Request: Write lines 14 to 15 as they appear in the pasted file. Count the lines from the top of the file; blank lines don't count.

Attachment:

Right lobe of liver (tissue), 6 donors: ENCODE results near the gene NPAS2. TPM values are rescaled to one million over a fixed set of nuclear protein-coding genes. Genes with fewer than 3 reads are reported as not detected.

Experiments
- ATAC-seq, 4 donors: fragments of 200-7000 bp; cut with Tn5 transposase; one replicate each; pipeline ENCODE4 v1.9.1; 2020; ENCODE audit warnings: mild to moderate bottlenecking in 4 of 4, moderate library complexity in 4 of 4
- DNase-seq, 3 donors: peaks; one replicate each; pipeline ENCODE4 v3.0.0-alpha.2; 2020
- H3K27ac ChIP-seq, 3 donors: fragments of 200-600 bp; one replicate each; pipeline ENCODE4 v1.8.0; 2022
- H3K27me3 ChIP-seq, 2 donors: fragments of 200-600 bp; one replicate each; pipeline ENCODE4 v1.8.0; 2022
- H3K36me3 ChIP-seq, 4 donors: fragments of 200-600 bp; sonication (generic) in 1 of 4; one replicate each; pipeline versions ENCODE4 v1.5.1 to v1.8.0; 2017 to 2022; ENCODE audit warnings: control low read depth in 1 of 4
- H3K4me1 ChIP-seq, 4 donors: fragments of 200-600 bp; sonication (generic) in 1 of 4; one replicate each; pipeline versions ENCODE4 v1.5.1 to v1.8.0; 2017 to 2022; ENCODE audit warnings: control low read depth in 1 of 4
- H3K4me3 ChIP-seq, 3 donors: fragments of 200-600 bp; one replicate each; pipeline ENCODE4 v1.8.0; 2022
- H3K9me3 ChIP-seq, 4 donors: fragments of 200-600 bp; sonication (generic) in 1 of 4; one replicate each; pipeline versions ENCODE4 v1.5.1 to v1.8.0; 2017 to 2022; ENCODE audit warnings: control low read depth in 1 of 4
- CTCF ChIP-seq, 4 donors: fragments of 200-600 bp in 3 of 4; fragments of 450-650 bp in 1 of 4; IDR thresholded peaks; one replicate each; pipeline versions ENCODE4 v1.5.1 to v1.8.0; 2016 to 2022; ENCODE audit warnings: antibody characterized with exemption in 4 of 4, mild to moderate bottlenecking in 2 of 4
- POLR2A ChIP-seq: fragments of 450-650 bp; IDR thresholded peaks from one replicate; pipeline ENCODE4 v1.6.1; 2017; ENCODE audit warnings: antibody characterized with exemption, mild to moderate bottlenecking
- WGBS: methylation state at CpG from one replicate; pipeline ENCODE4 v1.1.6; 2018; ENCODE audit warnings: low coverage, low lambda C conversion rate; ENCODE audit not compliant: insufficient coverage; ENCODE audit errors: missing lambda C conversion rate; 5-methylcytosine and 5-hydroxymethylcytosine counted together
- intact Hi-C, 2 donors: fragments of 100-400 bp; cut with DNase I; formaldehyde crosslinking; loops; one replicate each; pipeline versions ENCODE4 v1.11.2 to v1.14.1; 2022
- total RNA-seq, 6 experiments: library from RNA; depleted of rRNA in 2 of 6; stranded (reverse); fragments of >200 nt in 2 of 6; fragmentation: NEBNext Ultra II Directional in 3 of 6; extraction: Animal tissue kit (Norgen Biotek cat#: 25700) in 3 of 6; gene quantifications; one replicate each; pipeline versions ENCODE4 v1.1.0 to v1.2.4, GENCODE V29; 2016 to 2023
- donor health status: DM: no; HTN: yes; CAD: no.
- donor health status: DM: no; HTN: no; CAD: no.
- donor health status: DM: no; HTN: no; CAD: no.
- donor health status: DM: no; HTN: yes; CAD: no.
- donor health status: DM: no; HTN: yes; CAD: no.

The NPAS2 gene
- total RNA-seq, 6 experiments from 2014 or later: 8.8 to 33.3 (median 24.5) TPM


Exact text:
- intact Hi-C, 2 donors: fragments of 100-400 bp; cut with DNase I; formaldehyde crosslinking; loops; one replicate each; pipeline versions ENCODE4 v1.11.2 to v1.14.1; 2022
- total RNA-seq, 6 experiments: library from RNA; depleted of rRNA in 2 of 6; stranded (reverse); fragments of >200 nt in 2 of 6; fragmentation: NEBNext Ultra II Directional in 3 of 6; extraction: Animal tissue kit (Norgen Biotek cat#: 25700) in 3 of 6; gene quantifications; one replicate each; pipeline versions ENCODE4 v1.1.0 to v1.2.4, GENCODE V29; 2016 to 2023